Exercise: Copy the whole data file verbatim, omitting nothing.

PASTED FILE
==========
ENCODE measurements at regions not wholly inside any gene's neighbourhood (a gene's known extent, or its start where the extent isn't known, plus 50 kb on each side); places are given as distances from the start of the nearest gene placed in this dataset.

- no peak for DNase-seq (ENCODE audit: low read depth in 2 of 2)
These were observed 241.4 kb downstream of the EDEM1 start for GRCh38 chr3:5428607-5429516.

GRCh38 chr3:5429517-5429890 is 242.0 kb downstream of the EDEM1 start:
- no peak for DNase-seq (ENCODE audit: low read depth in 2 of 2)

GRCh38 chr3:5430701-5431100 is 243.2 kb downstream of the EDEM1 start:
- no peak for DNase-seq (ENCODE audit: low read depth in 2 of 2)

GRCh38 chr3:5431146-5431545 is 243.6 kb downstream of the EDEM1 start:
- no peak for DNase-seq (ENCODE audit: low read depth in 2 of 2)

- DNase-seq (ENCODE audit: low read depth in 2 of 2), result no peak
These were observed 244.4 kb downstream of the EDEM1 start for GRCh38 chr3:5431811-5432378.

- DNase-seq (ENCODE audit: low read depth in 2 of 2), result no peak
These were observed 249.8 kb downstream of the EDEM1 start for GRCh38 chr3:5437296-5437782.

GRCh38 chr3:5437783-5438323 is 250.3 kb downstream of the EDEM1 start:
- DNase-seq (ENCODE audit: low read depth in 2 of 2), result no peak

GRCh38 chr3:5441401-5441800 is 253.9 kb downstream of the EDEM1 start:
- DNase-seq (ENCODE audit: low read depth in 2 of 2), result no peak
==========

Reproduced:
ENCODE measurements at regions not wholly inside any gene's neighbourhood (a gene's known extent, or its start where the extent isn't known, plus 50 kb on each side); places are given as distances from the start of the nearest gene placed in this dataset.

- no peak for DNase-seq (ENCODE audit: low read depth in 2 of 2)
These were observed 241.4 kb downstream of the EDEM1 start for GRCh38 chr3:5428607-5429516.

GRCh38 chr3:5429517-5429890 is 242.0 kb downstream of the EDEM1 start:
- no peak for DNase-seq (ENCODE audit: low read depth in 2 of 2)

GRCh38 chr3:5430701-5431100 is 243.2 kb downstream of the EDEM1 start:
- no peak for DNase-seq (ENCODE audit: low read depth in 2 of 2)

GRCh38 chr3:5431146-5431545 is 243.6 kb downstream of the EDEM1 start:
- no peak for DNase-seq (ENCODE audit: low read depth in 2 of 2)

- DNase-seq (ENCODE audit: low read depth in 2 of 2), result no peak
These were observed 244.4 kb downstream of the EDEM1 start for GRCh38 chr3:5431811-5432378.

- DNase-seq (ENCODE audit: low read depth in 2 of 2), result no peak
These were observed 249.8 kb downstream of the EDEM1 start for GRCh38 chr3:5437296-5437782.

GRCh38 chr3:5437783-5438323 is 250.3 kb downstream of the EDEM1 start:
- DNase-seq (ENCODE audit: low read depth in 2 of 2), result no peak

GRCh38 chr3:5441401-5441800 is 253.9 kb downstream of the EDEM1 start:
- DNase-seq (ENCODE audit: low read depth in 2 of 2), result no peak